Album: No. 6

Artist: Coal Porters

Label: Prima

Release Date: September 16, 2016


The Upshot: Hey-ho, let’s go – hear some bluegrass, that is, from Sid Griffin (Long Ryders) and his British compatriots, serving up everything from traditionally-styled twang to a left-field power pop cover to a pointedly non-traditional tribute.


Quick, what’s the first thing that comes to mind when someone says “bluegrass”? If you answered “the Ramones” you’re lyin’ through yer teeth, bub. In the case of England’s Coal Porters, however, the ‘grass/‘mones intersection is as sharp a fit as those tailored suits they sport when performing onstage.

For album No. 6, the group—Sid Griffin (mandolin), Paul Fitzgerald (banjo), Neil Robert Herd (guitar), Andrew Stafford (bass), Kerenza Peacock (fiddle); all of them sing, of course, and each player picks up at least one other instrument over the course of the record—opts to lead off with “The Day the Last Ramone Died,” which as you might surmise is a musical memorial to Joey, Johnny, DeeDee, and Tommy. In the song, Griffin reflects upon the first time he saw the Ramones perform, in the late ‘70s in L.A., which of course is where he would also eventually form proto-Americana rockers the Long Ryders:

“Tickets in hand, we went to see this band

Not knowing our lives would soon change…

Gabba gabba hey, 1-2-3-4 they did say

DeeDee, Johnny, and Joey

Are taking our blues away

Now we’ve lost Tommy

So listen to a song where we all cried

I put on my old leather jacket

The day the last Ramone died.”

 Didn’t we all, Sid, didn’t we all. At any rate, the number’s as tuneful as it’s heartfelt, smartly arranged for the five primary bluegrass instruments, with the mandolin and fiddle in particular riffing in tandem on the verses as if transcribing an actual Ramones arrangement. And make no mistake: This isn’t one of those schlocky/gimmicky Pickin’ On… bluegrass tributes, although it certainly might cause the old-timers to raise an eyebrow or two when the song rolls around to the chorus and Griffin invokes the name “Ramones” instead of Watson or Monroe. It’s still proof, though, that genuinely good, expressive music is imbued with a commonality that will always transcend genre, purists be damned.

Highlights abound elsewhere on the record, which was produced by  John Wood, of Fairport Convention/Nick Drake/Beth Orton renown. There’s Herd’s upbeat “The Old Style Prison Break,” which conjures images of a vintage western’s montage, what with the good guys and black-hatted ones flickering through the lyrics like sepia-toned clips from a pre-talkie film. The sunny “Save Me From the Storm,” also by Herd, has a swing ‘n’ sway to it that’s downright righteous, the bandmembers all crowding around the mic to chant the titular phrase on the choruses. And Griffin’s “Salad Days,” another remembrance (this one about the initial career arc of the Long Ryders, with mentions of John Peel, Roger McGuinn, and record deals), is simultaneously rocking and reverent, a bit of down ‘n’ dirty and high ‘n’ lonesome all at once. There’s also a fiery instrumental titled “Chopping the Garlic” and penned by Peacock, who steers the gentlemen through the changes and their solos like a seasoned bandleader thrice her age.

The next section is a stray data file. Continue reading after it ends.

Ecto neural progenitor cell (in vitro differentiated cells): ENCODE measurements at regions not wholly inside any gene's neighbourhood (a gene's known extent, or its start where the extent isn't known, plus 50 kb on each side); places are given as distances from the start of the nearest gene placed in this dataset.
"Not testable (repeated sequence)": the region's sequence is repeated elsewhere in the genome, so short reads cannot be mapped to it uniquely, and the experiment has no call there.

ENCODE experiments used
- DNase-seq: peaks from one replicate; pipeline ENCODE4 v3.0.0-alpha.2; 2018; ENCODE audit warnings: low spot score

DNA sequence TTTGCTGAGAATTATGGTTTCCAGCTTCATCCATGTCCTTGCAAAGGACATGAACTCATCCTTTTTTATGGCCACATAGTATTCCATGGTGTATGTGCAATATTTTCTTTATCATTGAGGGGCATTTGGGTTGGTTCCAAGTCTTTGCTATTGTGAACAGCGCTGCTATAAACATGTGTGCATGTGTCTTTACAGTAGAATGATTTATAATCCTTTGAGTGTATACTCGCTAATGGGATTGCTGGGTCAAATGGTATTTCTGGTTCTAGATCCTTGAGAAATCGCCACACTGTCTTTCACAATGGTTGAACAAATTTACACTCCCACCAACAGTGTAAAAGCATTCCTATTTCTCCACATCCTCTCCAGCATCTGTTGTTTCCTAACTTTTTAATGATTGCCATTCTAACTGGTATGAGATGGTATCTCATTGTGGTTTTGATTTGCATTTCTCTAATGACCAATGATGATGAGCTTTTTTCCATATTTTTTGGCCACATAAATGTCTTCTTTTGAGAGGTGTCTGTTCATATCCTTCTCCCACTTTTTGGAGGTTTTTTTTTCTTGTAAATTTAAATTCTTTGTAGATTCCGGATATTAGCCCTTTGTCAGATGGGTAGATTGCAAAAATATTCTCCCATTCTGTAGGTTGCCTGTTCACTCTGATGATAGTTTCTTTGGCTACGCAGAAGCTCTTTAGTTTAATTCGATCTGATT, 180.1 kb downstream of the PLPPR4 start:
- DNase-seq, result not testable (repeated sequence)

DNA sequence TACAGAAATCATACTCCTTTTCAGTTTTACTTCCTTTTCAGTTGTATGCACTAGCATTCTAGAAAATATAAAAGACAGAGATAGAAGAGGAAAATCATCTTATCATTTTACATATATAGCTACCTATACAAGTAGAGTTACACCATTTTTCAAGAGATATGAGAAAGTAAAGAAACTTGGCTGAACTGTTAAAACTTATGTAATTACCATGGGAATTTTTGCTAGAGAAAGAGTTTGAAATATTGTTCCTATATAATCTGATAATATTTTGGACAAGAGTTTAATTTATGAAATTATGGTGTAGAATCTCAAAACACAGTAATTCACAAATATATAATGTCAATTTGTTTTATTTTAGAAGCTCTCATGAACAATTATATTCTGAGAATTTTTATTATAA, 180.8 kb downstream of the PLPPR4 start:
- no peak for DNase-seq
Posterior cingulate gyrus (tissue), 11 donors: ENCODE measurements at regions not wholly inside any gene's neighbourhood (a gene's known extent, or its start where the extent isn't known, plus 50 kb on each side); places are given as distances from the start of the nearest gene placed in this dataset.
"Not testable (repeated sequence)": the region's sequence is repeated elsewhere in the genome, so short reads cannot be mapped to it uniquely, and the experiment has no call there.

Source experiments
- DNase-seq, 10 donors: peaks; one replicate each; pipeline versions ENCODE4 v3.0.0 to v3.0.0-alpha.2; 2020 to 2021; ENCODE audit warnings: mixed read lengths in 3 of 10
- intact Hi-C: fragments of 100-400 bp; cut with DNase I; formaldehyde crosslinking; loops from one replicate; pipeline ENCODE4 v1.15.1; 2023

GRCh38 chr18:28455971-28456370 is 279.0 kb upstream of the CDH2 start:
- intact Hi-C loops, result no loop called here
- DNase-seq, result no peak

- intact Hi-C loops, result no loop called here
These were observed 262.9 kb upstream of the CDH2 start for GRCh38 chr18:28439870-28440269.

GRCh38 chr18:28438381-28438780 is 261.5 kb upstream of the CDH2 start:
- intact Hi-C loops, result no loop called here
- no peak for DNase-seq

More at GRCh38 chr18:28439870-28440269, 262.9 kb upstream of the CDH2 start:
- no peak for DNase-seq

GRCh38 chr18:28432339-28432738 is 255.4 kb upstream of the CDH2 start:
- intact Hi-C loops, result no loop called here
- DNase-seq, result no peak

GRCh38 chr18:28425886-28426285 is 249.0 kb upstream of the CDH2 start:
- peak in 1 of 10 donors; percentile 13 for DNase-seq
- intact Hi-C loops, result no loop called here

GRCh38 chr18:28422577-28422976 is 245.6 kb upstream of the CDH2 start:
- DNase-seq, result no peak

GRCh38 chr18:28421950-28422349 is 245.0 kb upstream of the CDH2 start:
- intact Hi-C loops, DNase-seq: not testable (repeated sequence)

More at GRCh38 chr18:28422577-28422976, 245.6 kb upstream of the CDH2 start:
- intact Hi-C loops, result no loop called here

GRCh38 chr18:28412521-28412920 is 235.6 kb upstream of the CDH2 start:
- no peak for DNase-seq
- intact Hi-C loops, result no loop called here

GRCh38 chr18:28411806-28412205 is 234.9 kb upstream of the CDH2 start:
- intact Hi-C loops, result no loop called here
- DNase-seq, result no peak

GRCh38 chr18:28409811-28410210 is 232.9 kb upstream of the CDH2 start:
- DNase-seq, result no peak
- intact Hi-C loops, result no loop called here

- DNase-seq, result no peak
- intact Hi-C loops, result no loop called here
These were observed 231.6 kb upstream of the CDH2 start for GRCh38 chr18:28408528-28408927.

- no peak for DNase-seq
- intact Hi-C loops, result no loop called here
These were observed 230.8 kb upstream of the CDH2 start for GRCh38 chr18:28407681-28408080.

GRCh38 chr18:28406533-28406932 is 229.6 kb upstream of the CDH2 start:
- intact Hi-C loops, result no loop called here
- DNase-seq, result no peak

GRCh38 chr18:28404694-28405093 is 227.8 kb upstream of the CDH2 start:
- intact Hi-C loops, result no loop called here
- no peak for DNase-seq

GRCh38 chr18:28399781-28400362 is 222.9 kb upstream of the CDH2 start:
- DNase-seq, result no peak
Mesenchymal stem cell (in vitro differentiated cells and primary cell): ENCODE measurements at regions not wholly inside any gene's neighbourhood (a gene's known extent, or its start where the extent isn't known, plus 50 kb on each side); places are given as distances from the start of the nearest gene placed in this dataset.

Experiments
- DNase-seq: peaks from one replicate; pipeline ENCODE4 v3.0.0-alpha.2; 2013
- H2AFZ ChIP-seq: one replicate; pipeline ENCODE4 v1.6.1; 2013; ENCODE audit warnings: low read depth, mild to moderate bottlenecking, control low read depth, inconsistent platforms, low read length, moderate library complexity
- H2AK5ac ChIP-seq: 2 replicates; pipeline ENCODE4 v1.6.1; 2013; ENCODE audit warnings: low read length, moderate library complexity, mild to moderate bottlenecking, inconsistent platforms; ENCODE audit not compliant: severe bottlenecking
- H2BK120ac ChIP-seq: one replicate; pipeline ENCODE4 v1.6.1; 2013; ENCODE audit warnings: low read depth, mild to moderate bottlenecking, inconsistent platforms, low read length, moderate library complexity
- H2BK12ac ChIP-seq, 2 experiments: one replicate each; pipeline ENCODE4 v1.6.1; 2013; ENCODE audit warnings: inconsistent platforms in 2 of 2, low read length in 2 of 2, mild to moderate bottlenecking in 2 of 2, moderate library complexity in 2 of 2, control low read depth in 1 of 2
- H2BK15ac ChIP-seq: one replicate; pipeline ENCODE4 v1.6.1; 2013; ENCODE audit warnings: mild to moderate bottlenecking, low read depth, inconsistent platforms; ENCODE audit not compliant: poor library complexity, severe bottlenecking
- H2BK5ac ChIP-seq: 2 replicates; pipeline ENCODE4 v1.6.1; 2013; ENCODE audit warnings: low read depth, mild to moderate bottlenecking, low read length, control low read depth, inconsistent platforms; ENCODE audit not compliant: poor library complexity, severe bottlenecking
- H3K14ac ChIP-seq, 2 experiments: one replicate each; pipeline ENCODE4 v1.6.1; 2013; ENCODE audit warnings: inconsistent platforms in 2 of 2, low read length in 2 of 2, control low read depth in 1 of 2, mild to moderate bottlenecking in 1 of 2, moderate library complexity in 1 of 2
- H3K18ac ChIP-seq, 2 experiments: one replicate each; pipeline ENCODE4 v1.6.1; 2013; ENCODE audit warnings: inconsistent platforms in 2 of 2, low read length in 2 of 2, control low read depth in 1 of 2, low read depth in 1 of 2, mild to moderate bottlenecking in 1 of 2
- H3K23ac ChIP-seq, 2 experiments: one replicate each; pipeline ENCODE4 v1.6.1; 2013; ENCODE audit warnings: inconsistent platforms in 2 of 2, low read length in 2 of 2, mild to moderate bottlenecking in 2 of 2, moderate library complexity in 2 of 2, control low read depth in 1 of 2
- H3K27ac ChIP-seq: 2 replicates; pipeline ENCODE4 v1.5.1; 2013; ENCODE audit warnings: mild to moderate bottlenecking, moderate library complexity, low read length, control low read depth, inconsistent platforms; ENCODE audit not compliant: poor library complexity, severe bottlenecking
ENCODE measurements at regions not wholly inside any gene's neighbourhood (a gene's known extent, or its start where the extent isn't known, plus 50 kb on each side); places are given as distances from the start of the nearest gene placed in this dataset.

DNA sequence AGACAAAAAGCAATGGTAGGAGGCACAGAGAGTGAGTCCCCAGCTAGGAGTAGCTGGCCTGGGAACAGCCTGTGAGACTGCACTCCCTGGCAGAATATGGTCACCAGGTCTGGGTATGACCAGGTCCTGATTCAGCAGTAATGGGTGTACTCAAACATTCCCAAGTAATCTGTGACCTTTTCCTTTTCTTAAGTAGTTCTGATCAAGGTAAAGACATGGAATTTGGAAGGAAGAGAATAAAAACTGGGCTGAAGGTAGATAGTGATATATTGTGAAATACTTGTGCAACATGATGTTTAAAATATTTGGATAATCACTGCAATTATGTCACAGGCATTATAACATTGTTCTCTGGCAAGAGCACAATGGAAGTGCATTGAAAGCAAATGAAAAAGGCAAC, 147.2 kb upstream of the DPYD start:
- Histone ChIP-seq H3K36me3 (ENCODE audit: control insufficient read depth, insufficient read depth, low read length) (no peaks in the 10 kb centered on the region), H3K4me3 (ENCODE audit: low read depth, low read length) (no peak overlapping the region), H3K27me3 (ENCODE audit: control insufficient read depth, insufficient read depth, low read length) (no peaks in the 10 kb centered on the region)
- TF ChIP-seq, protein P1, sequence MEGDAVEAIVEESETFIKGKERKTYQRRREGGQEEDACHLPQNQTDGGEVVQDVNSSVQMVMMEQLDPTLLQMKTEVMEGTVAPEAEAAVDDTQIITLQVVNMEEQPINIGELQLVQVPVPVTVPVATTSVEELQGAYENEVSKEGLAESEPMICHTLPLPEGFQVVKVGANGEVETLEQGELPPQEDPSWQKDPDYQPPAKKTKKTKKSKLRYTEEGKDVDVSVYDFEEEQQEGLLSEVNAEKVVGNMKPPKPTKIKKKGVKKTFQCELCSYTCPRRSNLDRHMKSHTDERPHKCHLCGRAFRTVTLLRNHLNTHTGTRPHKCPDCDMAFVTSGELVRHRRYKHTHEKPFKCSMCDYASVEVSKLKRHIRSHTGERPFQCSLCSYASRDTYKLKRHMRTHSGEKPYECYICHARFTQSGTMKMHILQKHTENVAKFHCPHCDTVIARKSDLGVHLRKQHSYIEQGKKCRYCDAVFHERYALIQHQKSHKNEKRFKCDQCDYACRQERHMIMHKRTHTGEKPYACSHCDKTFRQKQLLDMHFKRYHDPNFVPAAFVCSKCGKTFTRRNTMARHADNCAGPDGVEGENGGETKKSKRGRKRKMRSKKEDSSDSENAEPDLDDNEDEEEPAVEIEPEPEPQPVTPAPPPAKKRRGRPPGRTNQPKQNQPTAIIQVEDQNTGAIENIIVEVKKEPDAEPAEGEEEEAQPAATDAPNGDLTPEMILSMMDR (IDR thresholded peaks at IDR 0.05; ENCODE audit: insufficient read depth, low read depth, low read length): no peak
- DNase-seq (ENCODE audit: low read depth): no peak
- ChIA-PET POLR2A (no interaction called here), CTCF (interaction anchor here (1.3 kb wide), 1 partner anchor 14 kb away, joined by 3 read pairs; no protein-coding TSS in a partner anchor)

Now, while the Porters are deeply in love with bluegrass and can lay claim to being the best and most authentic bluegrass band in the UK, they clearly don’t mind throwing out a curveball or two—as if the Ramones homage isn’t tipoff enough, and longtime fans know of the group’s penchant for left-field grassified covers, such as Edwin Starr’s “War,” Bowie’s “Heroes,” the Undertones’ “Teenage Kicks” and the Stones’ “Paint It Black”—and they accordingly save their big surprise for last. As track number 10 cues up and the intro unspools, the dim flicker of recognition starts to kick in: Peacock spirals upward, bowing a sweet melody that seems uncannily familiar, then Herd eases into the lyric: “I always flirt with death/ I look ill but I don’t care about it…”

Yes, it’s that kind of holy shit moment when you realize they are doing the Only Ones’ eternal classic “Another Girl, Another Planet,” famously covered by the Replacements and not-so-famously covered over the years by scores of punk and pop bands. Here, the high-energy power pop gem gets slowed down to a kind of jaunty midtempo as it celebrates the giddy joys of youthful infatuation, and you simply cannot resist the urge to sing along with the band. (Loudly, at that—just ask the folks who were in the car beside me at the stoplight earlier today.) [Below: watch the band do the song live at a 2014 show in Wales.]

Bottom line: You won’t be able to resist this delightful album’s charms, either. Don’t even try. Gabba gabba hey.

DOWNLOAD: “Salad Days,” “Save Me From the Storm,” “Another Girl, Another Planet,” “The Day the Last Ramone Died”

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